(1) We Each Generate 2.6 Pounds of Garbage a Day
The very notion of all that trash is alarming in and of itself. But we are producing more garbage at a faster rate than ever. The garbage produced by urban dwellers is “growing even faster than the rate of urbanization,” says the World Bank:
Ten years ago, 2.9 billion urban residents generated about 0.64 kg (about 1.4 pounds) of garbage per person per day (0.68 billion tonnes per year).
But today, 3 billion urban dwellers generate 1.2 kg (about 2.6 pounds) — almost twice as much — garbage a day.
In just over a decade, by 2025, the World Bank predicts an increase of 4.3 billion urban residents who will generate 1.42 kg (about 3.1 pounds) per day of municipal solid waste (2.2 billion tonnes per year).
Photo by Alan Stanton
(2) Who Produces the Most Waste?
Photo taken in London by troyjmorris
The richer urban dwellers are, the more garbage they generate. The World Bank notes that OECD countries — the US, Canada, Australia, New Zealand, European countries, Turkey, Israel, Japan, Korea, Mexico, Chile — produce 44 percent of the world’s waste.
Another fifth comes from East Asia and the Pacific region countries.
Photo taken in Tokyo by dlisbona
Africa and South Asia generate the least amount of trash at all.
(3) Where Does All the Garbage Go?
Photo taken in Venice by Roberto Trm
Richer countries, which produce most of the global trash heap, do the most to collect their garbage.
But in both rich and poor countries, the vast majority of garbage — 59 percent in both rich and poor countries — ends up in landfill where it is simply covered over. Otherwise, garbage goes to dumps (33 percent in rich countries, 13 percent in poor ones).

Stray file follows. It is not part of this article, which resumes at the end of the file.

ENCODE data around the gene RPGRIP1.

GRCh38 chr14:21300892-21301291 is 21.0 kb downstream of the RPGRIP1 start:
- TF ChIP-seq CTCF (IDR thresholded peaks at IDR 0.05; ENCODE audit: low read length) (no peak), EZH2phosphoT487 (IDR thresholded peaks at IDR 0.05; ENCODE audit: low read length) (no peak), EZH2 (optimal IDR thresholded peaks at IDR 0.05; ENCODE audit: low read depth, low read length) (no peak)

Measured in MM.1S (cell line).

Only 2 percent is recycled or turned into compost in rich countries.
Photo taken in Burkina Faso by Marco Bellucci
Zero percent of trash is recycled in poor countries and one percent becomes compost — and one percent goes to people’s incomes.
(4) What Kind of Waste?
Photo of discarded glass candle offerings behind a shrine in Mexico by Wonderlane
Around the globe, organic waste makes up 46 percent of garbage. Paper comprises about 17 percent and plastic about 10 percent; glass and metal make up 9 percent together.
Photo taken in Andhra Pradesh, India, by artist in doing nothing
It goes without saying that all of this garbage has an impact on the environment. Post-consumer waste is estimated to account for about 5 percent of total global greenhouse gas emissions. Methane from landfills accounts for 12 percent of total global methane emissions.
Photo of Manila Bay by ~MVI~
(5) What Can We Do?
Photo by Olishaw
The World Bank offers a few suggestions for policy changes to reduce carbon gas emissions:
- public education;
- pricing mechanisms such as charging for products so as to “stimulate consumer behavior to reduce waste generation and increase recycling” and such as charging more for a higher quantity of waste disposal;
- policies and pricing that will “stimulate demand for products made with recycled post-consumer waste”;
- using compost in public parks and other city-owned property.
There’s been plenty of talk about reducing our carbon footprint. How can we all go about reducing our garbage footprint?
Photo of compost by Joi
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